We wish to thank Rosalie Friend, Educator and New York City Save Our Schools Information Coordinator, for her reflection.

In Acknowledgement of Teacher Appreciation Week

Teacher Appreciation Week is May 7, 2012 to May 11, 2012. When I asked teachers how to show appreciation, many wished we could reduce the burden of high stakes tests. On behalf of Save Our Schools, I urge you to stop depending on test scores to make serious decisions about the future of students, teachers and schools. Observe National Teacher Appreciation Week by working to remove the burden that high stakes tests are placing on teachers, schoolchildren, and taxpayers.

Standardized tests can be a useful indicator of children’s learning. However, when student promotion, teacher retention, and school closings are based solely on test results, teachers, administrators and parents have children practice test taking skills, which interferes with the validity of the test results. This is especially harmful since test prep often features superficial questions while the curriculum it is replacing features analysis, critical thinking, innovation, and problem solving. Donald Campbell, one of the founders of the field of program evaluation, showed that high stakes assessment distorted processes in factories and medical practices as well as schools. Indeed we find many schools reducing instruction in science, social studies, art, music, and gym in order to focus on language arts and mathematics for the examinations.

Aggregating children’s test scores to evaluate teachers and schools is even more harmful. It distorts the relationship between teachers and students. However the main problem with using student achievement test scores to evaluate teachers is that these tests have NO VALIDITY for that purpose. The tests are not designed to give that kind of data. Furthermore, statisticians disavow the use of value added modeling of student scores for teacher evaluation; this sophisticated statistical technique cannot be used with small data sets. In addition, we have no way to determine what part of a student’s score is due to parents, previous instruction, conditions in the school, the student’s ability, resources available for instruction, etc. Another problem is that study after study has shown that teachers’ “grades” on these tests swing widely from year to year. If a test does not identify the same teachers as effective year after year, it is not measuring whether the person is a good teacher. This shows that the scores are due to factors other than the teacher’s work.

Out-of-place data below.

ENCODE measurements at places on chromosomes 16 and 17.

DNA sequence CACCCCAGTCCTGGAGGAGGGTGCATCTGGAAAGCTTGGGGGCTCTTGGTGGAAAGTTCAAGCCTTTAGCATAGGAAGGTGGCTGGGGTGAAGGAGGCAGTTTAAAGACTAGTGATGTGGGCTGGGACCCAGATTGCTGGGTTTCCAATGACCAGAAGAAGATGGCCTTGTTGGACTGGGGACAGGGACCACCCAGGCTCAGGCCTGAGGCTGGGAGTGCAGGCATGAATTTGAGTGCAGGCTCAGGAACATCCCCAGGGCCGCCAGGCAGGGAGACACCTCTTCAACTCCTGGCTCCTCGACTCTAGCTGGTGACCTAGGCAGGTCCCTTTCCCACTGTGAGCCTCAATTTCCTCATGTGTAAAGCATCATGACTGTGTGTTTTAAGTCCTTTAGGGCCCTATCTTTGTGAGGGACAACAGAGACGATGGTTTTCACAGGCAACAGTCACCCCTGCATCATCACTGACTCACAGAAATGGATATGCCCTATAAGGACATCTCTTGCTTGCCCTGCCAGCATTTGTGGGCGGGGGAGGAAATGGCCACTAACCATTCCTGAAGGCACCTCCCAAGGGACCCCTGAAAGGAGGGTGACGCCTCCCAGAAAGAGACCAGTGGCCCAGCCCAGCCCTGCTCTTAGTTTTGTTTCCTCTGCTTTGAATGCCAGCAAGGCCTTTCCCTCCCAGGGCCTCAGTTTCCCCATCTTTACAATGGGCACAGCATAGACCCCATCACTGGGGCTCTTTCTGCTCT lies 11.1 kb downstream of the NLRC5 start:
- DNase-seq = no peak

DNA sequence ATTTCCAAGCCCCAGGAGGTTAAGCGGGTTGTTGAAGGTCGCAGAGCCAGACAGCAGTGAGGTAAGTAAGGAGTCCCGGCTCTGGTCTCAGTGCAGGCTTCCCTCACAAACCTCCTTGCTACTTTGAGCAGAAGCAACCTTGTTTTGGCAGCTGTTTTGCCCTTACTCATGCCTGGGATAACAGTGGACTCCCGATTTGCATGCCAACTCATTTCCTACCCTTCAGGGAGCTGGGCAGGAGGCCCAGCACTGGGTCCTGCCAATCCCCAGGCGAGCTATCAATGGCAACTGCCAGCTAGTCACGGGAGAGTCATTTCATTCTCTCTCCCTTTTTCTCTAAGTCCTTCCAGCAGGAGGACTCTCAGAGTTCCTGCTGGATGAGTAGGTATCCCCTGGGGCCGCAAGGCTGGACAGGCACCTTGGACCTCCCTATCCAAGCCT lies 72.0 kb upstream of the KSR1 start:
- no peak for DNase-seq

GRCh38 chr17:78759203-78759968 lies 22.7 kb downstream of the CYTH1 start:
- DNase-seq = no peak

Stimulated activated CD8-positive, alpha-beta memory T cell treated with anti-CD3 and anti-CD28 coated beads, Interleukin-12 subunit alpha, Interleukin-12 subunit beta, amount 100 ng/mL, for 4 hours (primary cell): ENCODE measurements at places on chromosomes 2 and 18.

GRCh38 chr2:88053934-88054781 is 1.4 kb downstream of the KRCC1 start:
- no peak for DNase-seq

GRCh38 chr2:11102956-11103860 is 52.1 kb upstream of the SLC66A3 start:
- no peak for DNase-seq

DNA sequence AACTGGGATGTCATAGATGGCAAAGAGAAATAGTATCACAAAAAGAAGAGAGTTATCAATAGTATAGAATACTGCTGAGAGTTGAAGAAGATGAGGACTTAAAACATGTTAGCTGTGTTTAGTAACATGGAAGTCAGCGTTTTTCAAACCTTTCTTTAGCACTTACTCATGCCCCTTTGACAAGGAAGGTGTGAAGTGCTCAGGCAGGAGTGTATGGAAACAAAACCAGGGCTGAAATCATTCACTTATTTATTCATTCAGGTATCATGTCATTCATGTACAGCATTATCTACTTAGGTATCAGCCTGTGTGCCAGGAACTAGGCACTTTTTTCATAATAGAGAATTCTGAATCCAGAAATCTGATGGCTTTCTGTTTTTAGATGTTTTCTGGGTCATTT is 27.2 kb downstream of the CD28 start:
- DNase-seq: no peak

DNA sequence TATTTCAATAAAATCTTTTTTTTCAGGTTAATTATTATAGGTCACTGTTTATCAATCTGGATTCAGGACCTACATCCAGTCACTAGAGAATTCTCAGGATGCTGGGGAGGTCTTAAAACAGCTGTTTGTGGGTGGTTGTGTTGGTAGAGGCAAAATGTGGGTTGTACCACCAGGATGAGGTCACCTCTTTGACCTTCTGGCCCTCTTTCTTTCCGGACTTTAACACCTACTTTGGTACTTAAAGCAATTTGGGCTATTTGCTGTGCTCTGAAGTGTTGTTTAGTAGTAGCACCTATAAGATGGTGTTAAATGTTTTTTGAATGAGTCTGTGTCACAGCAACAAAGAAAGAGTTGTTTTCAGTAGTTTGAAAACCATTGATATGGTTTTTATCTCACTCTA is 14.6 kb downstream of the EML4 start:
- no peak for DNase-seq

See Economic Policy Institute’s Briefing Paper #278, “Problems with the Use of Student Test Scores to Evaluate Teachers” for a formal statement by the experts cited above. The co-authors include educational historian Diane Ravitch and Robert L. Linn, the expert’s expert on school assessment and author of the leading textbook on assessment.

Race to the Top and Common Core State Standards require that states and cities spend millions of dollars to develop additional tests. Meanwhile many school districts are reducing the number of highly trained teachers employed in the public schools. This reallocation of resources should be questioned. Research has shown consistently that smaller class size and highly trained teachers increase school learning and narrow the racial and socioeconomic gaps in school achievement. On the other hand, a decade of increased testing in response to No Child Left Behind has not led to any reduction in racial and socioeconomic achievement gaps or improvement in the NAEP (National Assessment of Educational Progress).

Labeling test scores as objective is misleading. Since high stakes test scores are not an accurate indicator of student learning or teacher effectiveness, they should not be used for making decisions. Basing policy on inaccurate “data” is not good business or good public policy. In order to help children learn, we should provide highly trained teachers supervised by administrators who are instructional leaders rather than applying a business model to schools. Businesses are not known for nurturing; children will benefit more from being nurtured and instructed than from being measured.

Rosalie Friend
Information Coordinator, NYC
Save Our Schools